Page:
Gel Coats

I would like to in-mold paint, die or laminate a thermal/compression formed EVA (Ethylene Vinyl Acetate) foam. The foam is used as padding, so the coating must be flexible. Die process temperatures range from 220–400°F. Do you have any suggestions?


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Q. I am the shop foreman for a company producing molded foam products. We make a dense, closed cell foam that is currently coated after molding. I would like to in-mold paint, die or laminate a thermal/compression formed EVA (Ethylene Vinyl Acetate) foam. The foam is used as padding, so the coating must be flexible. Die process temperatures range from 220–400°F. Do you have any suggestions? B. B.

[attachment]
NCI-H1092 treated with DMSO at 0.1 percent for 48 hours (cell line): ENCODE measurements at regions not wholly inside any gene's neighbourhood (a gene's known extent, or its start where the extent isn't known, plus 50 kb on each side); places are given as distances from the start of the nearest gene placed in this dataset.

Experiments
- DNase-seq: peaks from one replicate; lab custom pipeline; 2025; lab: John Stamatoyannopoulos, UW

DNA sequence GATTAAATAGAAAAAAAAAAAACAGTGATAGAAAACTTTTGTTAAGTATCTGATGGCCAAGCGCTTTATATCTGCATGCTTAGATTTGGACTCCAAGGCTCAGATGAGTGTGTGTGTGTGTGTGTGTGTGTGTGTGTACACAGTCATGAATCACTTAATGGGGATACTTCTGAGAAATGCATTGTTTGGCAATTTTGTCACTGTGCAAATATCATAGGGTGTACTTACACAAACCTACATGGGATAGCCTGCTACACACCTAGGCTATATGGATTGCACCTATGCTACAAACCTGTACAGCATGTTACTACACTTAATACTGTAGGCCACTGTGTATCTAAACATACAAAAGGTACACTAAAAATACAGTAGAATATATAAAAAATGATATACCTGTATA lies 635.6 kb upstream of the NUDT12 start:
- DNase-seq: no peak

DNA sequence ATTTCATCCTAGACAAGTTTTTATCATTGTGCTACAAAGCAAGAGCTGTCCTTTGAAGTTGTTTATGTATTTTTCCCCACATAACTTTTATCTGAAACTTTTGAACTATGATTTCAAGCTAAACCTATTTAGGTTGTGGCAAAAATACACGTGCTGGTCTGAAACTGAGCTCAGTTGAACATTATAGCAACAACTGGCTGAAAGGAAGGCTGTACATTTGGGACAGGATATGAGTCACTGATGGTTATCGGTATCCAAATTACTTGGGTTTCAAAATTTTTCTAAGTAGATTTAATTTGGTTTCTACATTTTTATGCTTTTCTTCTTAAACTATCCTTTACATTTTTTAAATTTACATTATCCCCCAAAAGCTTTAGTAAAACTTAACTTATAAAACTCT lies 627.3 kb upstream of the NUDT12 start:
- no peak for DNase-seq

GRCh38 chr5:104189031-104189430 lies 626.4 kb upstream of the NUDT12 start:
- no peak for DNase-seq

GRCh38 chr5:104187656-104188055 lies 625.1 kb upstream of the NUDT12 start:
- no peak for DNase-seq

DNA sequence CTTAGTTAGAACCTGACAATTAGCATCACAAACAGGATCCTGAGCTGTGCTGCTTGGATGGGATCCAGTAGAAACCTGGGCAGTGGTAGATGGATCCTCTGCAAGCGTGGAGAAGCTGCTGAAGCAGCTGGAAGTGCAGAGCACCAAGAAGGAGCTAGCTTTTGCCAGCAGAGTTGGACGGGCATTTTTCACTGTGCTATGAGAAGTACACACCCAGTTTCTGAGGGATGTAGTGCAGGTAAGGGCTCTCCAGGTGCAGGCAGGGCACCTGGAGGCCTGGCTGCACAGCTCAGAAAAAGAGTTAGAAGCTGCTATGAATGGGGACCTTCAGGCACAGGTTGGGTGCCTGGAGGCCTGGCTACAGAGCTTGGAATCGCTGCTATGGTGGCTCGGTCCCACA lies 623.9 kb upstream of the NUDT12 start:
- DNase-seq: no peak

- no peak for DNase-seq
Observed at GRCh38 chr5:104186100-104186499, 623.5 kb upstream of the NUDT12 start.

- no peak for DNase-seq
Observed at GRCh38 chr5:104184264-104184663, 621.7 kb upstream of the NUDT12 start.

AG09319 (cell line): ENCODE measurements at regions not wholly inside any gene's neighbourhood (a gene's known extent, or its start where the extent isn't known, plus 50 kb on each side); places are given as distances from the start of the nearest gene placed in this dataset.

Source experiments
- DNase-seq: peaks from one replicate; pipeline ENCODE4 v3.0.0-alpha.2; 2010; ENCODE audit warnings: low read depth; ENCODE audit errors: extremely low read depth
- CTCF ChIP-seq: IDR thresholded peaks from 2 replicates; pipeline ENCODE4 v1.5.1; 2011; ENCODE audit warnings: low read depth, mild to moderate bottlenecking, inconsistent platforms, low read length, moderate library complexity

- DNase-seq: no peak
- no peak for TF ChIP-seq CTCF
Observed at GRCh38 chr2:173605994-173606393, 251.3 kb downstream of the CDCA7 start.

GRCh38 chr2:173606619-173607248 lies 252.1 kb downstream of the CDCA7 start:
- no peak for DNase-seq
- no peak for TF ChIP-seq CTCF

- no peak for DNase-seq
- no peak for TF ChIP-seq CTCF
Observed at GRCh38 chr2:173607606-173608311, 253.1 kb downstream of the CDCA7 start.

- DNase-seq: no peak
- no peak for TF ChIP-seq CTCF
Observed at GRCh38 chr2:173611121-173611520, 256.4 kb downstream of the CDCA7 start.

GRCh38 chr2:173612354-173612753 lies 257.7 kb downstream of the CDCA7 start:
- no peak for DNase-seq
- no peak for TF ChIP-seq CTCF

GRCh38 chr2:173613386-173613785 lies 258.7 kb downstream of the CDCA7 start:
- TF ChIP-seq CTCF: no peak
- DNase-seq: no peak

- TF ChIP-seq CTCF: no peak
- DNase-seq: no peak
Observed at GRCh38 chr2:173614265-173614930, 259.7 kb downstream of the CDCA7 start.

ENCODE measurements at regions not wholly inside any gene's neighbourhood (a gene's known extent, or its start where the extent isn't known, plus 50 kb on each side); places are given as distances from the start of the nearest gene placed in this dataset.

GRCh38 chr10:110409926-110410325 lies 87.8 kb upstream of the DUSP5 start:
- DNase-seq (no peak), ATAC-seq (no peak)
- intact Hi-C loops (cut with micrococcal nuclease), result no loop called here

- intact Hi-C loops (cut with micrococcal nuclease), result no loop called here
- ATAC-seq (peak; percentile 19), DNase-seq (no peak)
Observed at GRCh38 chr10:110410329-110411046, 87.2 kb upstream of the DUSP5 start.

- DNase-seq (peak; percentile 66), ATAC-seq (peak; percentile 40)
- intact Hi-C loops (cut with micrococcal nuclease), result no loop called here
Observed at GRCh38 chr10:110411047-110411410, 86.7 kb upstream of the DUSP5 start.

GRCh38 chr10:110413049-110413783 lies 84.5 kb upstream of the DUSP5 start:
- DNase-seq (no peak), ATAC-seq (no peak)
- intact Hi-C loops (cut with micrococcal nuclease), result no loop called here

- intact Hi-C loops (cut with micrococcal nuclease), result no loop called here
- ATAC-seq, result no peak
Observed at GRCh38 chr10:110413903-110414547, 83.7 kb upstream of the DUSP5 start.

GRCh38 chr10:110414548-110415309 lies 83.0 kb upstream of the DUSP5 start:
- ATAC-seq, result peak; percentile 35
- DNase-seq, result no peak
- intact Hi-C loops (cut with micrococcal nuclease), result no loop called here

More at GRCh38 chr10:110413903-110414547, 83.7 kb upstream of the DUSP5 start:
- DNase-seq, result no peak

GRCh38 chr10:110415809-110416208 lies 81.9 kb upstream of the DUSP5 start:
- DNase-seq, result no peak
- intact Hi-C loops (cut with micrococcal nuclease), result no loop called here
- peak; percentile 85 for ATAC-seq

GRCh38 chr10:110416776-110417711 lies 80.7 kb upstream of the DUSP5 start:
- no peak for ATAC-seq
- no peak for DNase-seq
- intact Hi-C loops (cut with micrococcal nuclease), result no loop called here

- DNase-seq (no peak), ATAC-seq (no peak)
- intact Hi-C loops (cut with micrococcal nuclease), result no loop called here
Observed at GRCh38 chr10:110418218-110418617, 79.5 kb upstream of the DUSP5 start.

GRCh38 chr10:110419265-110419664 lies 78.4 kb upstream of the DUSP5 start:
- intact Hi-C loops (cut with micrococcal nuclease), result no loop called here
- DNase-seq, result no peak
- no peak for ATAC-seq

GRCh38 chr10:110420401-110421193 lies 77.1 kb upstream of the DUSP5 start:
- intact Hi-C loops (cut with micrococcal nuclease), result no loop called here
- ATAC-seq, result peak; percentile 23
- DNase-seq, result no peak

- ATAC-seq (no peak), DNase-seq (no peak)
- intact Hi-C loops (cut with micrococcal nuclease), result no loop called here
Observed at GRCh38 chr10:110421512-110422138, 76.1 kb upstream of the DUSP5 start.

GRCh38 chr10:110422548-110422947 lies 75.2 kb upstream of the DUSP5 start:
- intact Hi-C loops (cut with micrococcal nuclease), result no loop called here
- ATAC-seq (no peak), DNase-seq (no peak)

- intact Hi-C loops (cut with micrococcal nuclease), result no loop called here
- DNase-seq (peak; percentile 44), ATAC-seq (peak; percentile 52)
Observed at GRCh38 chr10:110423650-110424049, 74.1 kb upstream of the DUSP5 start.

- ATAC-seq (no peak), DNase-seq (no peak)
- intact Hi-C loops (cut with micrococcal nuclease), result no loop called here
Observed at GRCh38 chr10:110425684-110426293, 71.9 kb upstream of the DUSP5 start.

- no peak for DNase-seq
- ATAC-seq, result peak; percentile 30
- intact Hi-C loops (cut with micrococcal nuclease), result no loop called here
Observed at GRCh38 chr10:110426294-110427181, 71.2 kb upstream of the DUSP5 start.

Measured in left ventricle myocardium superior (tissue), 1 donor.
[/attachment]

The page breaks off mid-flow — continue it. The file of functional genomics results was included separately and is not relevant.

A. The process you are describing is generally called gel coating. I believe this process is currently used on products similar to yours. Ask you paint or resin supplier about it. I first heard of it while working for a paint company in 1957. At that time, to get a smooth surface on molded auto bodies, boats and other products, a pigmented coating was applied to molds before laying-up resin and fiber glass. At that time, the molded structure was polyester/fiberglass and the gel coat was polyester. I suggest you look at flexible two-component polyurethane enamels to use as gel coats. Certain vinyl coatings may also work. 

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